TALES FROM CUBA: TWO REVOLUTIONS
|Wild Green Oranges by Bob Baldock
Bob Baldock spent five months in the Sierra Maestra of Cuba in1958 with Fidel Castro’s combat unit, Movimiento 26 de Julio. While there, he was the only U.S. citizen from the mainland to see action in combat with Fidel’s unit. Essentially autobiographical, Wild Green Oranges is a novel based on those experiences.
|What One Man Saw by Harrie Irving Hancock
The US declared war on Spain in April 1898 and in June the first detachment of the notorious “Rough Riders” landed on Cuban shores. Travelling alongside them were a number of “embedded” journalists, including the thirty-year-old Harrie Irving Hancock. This is what he saw.
TALES FROM THE SOUTHERN CONE: ARGENTINA, CHILE & URUGUAY
|Mysteries of the River Plate by Juana Manso de Noronha
1838. Proscribed and exiled by President Juan Manuel de Rosas, Valentín de Avellaneda tries to escort his family to a place of safety upriver. They are captured by Rosas’ henchmen and he is brought back to Buenos Aires in chains, to stand trial as an enemy of the state . . .
|Brutal Tales by Ernesto Herrera
This aptly titled collection of short stories lays bare the author’s anger at the injustice and brutality he witnessed in contemporary Uruguayan society, depicting a world in which desperation and violence go hand in hand. Over a century after their publication, these stories are presented here in English for the first time.
|The Yocci Well by Juana Manuela Gorriti
A love story, ghost story and gothic horror rolled into one, the action in The Yocci Well takes place in two parallel periods spanning twenty years, contrasting Argentina’s War of Independence with the savagery of the civil wars that followed. This brilliant novella is now available in English for the first time.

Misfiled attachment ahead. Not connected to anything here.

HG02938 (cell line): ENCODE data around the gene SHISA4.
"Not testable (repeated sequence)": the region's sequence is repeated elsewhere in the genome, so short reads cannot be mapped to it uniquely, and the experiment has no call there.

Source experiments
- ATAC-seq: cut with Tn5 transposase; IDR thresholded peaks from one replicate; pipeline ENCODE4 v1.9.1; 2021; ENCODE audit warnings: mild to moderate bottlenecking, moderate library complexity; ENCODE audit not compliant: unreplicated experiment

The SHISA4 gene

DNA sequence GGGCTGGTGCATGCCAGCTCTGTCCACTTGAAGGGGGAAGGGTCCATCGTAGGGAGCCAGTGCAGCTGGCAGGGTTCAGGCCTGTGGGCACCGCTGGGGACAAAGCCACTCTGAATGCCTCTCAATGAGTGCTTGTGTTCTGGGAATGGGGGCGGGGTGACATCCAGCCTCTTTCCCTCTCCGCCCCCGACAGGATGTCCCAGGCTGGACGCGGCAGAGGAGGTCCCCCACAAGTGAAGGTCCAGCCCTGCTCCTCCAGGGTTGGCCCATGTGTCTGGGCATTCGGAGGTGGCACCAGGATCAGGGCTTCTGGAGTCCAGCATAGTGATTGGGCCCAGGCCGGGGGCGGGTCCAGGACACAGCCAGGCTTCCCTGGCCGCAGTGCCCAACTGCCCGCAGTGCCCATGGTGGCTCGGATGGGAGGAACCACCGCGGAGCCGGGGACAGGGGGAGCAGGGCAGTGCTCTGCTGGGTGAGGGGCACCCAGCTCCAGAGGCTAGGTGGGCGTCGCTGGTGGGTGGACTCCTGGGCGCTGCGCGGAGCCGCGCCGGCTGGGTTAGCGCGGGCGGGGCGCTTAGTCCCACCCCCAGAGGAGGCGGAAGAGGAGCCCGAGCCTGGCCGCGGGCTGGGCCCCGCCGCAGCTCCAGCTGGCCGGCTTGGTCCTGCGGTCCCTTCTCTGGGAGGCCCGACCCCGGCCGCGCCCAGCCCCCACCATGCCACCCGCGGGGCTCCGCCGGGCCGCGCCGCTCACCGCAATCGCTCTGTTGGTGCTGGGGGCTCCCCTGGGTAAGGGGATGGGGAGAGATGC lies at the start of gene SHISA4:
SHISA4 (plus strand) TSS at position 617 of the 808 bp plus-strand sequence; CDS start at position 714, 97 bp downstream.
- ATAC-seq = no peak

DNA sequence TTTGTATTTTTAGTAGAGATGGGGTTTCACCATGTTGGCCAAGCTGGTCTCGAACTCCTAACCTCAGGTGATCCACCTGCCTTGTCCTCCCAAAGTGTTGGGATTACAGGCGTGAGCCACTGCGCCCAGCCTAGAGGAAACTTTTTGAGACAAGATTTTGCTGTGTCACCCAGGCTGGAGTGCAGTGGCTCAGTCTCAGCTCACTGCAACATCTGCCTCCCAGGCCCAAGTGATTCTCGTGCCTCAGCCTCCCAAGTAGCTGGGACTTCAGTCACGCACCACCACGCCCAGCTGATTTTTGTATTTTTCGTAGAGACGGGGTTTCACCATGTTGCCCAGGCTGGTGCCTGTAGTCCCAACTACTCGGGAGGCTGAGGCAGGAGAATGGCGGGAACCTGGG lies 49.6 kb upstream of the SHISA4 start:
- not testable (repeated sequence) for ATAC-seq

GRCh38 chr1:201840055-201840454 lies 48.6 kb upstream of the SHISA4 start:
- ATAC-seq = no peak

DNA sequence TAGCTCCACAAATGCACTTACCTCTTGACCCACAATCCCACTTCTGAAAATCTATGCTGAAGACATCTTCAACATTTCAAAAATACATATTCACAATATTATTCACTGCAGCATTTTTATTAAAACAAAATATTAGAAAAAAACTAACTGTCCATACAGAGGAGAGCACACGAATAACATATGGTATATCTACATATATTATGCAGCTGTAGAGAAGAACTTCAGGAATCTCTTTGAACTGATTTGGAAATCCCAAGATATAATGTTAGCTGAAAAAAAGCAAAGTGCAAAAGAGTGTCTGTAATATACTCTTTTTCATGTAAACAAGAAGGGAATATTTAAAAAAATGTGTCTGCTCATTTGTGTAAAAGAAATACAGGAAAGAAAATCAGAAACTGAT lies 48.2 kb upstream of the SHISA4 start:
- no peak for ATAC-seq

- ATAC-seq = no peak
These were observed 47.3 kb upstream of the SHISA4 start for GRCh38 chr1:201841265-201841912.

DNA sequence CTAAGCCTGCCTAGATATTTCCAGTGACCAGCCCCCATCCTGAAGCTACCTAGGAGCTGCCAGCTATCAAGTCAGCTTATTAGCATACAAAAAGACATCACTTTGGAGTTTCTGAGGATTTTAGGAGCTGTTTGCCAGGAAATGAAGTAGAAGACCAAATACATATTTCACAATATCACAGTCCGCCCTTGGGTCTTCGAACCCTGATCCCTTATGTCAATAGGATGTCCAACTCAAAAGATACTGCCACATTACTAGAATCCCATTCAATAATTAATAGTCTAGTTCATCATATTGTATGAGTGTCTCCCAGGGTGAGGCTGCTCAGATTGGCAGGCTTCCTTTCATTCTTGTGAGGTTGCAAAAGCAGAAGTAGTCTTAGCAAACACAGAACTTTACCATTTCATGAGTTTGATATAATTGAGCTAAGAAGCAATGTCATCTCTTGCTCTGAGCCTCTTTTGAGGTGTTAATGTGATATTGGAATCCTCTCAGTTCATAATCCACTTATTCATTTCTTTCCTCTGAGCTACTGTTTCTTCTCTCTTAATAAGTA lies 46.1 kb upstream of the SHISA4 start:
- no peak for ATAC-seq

|Our Native Land by Juana Manuela Gorriti
Juana Manuela Gorriti’s last major work, published in 1889, relates a physical journey through northern Argentina as well as a voyage back through her memories of the people and events she had known and experienced along the way. This fascinating insight into her life and times is now available in English for the first time.
|Rough Notes taken during some rapid journeys across the Pampas and among the Andes by Sir Francis Bond Head
In 1825 Captain Francis Bond Head retired from the army to take up a post with a mining company to survey and report on mining opportunities in Chile and Argentina, travelling back and forth across the continent and earning him the nickname “Galloping Head”. His travel notes were much admired by Charles Darwin on his own journey from ocean to ocean six years later.
TALES FROM MEXICO
|Sombreros are Becoming by Nancy Johnstone
In 1939, in the final stages of the Spanish Civil War, Nancy and Archie Johnstone made a desperate dash for the border with the children they had sheltered in their hotel in Tossa de Mar. Once in France the children were interned in a concentration camp. After doing all they could to help, the Johnstones went into exile in Mexico. Sombreros are Becoming is a light-heartened account of how they rebuilt their lives in Cuernavaca.